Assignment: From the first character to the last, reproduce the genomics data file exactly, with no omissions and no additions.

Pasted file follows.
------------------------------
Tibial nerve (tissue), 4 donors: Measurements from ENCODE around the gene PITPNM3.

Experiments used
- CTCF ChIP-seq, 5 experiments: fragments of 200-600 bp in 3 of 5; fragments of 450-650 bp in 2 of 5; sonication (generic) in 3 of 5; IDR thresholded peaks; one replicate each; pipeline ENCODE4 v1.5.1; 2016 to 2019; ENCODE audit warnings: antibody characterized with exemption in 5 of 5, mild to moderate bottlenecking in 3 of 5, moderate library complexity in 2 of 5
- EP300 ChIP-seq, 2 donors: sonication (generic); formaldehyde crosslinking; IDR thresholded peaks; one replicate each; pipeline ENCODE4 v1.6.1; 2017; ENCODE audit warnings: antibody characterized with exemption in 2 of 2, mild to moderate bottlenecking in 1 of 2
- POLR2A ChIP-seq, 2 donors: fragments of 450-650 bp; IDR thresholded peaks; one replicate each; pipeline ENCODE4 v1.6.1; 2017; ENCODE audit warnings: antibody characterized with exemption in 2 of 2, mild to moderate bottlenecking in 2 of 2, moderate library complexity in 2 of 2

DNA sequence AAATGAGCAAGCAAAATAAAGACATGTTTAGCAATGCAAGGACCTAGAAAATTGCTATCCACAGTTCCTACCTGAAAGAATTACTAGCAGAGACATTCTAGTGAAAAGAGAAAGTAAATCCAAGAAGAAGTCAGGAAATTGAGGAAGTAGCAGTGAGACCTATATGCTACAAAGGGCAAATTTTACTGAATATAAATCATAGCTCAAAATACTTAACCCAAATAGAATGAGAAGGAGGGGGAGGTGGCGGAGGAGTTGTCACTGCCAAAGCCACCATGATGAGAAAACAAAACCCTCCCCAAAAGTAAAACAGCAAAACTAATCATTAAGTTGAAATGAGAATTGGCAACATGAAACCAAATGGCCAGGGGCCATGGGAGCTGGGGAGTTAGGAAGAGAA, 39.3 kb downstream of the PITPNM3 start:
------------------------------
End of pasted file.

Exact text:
Tibial nerve (tissue), 4 donors: Measurements from ENCODE around the gene PITPNM3.

Experiments used
- CTCF ChIP-seq, 5 experiments: fragments of 200-600 bp in 3 of 5; fragments of 450-650 bp in 2 of 5; sonication (generic) in 3 of 5; IDR thresholded peaks; one replicate each; pipeline ENCODE4 v1.5.1; 2016 to 2019; ENCODE audit warnings: antibody characterized with exemption in 5 of 5, mild to moderate bottlenecking in 3 of 5, moderate library complexity in 2 of 5
- EP300 ChIP-seq, 2 donors: sonication (generic); formaldehyde crosslinking; IDR thresholded peaks; one replicate each; pipeline ENCODE4 v1.6.1; 2017; ENCODE audit warnings: antibody characterized with exemption in 2 of 2, mild to moderate bottlenecking in 1 of 2
- POLR2A ChIP-seq, 2 donors: fragments of 450-650 bp; IDR thresholded peaks; one replicate each; pipeline ENCODE4 v1.6.1; 2017; ENCODE audit warnings: antibody characterized with exemption in 2 of 2, mild to moderate bottlenecking in 2 of 2, moderate library complexity in 2 of 2

DNA sequence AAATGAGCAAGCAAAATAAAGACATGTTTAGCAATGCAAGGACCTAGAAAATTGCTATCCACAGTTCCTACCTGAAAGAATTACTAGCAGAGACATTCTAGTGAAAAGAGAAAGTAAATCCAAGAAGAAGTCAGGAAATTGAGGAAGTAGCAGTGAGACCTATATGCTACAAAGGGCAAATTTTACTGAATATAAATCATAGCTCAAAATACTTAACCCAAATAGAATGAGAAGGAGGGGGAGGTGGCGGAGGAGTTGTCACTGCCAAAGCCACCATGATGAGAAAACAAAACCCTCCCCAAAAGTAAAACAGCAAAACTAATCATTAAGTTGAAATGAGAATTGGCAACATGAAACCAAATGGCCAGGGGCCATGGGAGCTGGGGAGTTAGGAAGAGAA, 39.3 kb downstream of the PITPNM3 start: